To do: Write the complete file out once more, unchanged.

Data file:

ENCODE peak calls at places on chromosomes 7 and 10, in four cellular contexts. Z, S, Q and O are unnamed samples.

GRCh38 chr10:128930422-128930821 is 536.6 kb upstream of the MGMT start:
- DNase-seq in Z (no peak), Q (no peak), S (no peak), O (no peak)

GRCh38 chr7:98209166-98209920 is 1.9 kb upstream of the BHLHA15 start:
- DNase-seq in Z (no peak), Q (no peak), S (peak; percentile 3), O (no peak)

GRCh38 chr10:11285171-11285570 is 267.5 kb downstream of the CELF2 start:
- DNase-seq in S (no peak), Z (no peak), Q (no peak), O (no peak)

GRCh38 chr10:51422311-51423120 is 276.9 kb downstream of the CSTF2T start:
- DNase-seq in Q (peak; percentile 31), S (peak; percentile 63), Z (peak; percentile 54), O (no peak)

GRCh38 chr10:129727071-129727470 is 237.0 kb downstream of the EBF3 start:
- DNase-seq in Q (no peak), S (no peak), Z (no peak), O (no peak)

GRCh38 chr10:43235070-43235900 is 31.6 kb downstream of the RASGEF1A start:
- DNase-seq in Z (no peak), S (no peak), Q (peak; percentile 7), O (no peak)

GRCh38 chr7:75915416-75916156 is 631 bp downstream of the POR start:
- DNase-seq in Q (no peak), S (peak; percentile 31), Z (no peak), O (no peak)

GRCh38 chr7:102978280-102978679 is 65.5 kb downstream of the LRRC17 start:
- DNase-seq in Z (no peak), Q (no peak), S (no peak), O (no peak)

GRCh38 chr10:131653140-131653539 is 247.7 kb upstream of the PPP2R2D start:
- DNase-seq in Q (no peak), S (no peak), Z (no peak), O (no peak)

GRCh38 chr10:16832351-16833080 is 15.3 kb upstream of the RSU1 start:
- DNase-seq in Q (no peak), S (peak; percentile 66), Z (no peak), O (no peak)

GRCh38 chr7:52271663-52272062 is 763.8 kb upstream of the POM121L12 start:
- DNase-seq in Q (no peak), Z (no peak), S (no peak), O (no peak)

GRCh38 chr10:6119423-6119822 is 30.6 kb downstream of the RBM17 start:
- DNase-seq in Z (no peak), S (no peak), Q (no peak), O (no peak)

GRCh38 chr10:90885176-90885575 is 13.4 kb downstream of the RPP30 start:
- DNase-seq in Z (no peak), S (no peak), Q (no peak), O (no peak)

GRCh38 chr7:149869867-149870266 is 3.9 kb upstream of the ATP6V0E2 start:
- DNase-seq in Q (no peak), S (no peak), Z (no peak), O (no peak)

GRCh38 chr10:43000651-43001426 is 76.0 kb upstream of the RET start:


ENCODE peak calls at places on chromosomes 7 and 10, in four cellular contexts. Z, S, Q and O are unnamed samples.

GRCh38 chr10:128930422-128930821 is 536.6 kb upstream of the MGMT start:
- DNase-seq in Z (no peak), Q (no peak), S (no peak), O (no peak)

GRCh38 chr7:98209166-98209920 is 1.9 kb upstream of the BHLHA15 start:
- DNase-seq in Z (no peak), Q (no peak), S (peak; percentile 3), O (no peak)

GRCh38 chr10:11285171-11285570 is 267.5 kb downstream of the CELF2 start:
- DNase-seq in S (no peak), Z (no peak), Q (no peak), O (no peak)

GRCh38 chr10:51422311-51423120 is 276.9 kb downstream of the CSTF2T start:
- DNase-seq in Q (peak; percentile 31), S (peak; percentile 63), Z (peak; percentile 54), O (no peak)

GRCh38 chr10:129727071-129727470 is 237.0 kb downstream of the EBF3 start:
- DNase-seq in Q (no peak), S (no peak), Z (no peak), O (no peak)

GRCh38 chr10:43235070-43235900 is 31.6 kb downstream of the RASGEF1A start:
- DNase-seq in Z (no peak), S (no peak), Q (peak; percentile 7), O (no peak)

GRCh38 chr7:75915416-75916156 is 631 bp downstream of the POR start:
- DNase-seq in Q (no peak), S (peak; percentile 31), Z (no peak), O (no peak)

GRCh38 chr7:102978280-102978679 is 65.5 kb downstream of the LRRC17 start:
- DNase-seq in Z (no peak), Q (no peak), S (no peak), O (no peak)

GRCh38 chr10:131653140-131653539 is 247.7 kb upstream of the PPP2R2D start:
- DNase-seq in Q (no peak), S (no peak), Z (no peak), O (no peak)

GRCh38 chr10:16832351-16833080 is 15.3 kb upstream of the RSU1 start:
- DNase-seq in Q (no peak), S (peak; percentile 66), Z (no peak), O (no peak)

GRCh38 chr7:52271663-52272062 is 763.8 kb upstream of the POM121L12 start:
- DNase-seq in Q (no peak), Z (no peak), S (no peak), O (no peak)

GRCh38 chr10:6119423-6119822 is 30.6 kb downstream of the RBM17 start:
- DNase-seq in Z (no peak), S (no peak), Q (no peak), O (no peak)

GRCh38 chr10:90885176-90885575 is 13.4 kb downstream of the RPP30 start:
- DNase-seq in Z (no peak), S (no peak), Q (no peak), O (no peak)

GRCh38 chr7:149869867-149870266 is 3.9 kb upstream of the ATP6V0E2 start:
- DNase-seq in Q (no peak), S (no peak), Z (no peak), O (no peak)

GRCh38 chr10:43000651-43001426 is 76.0 kb upstream of the RET start: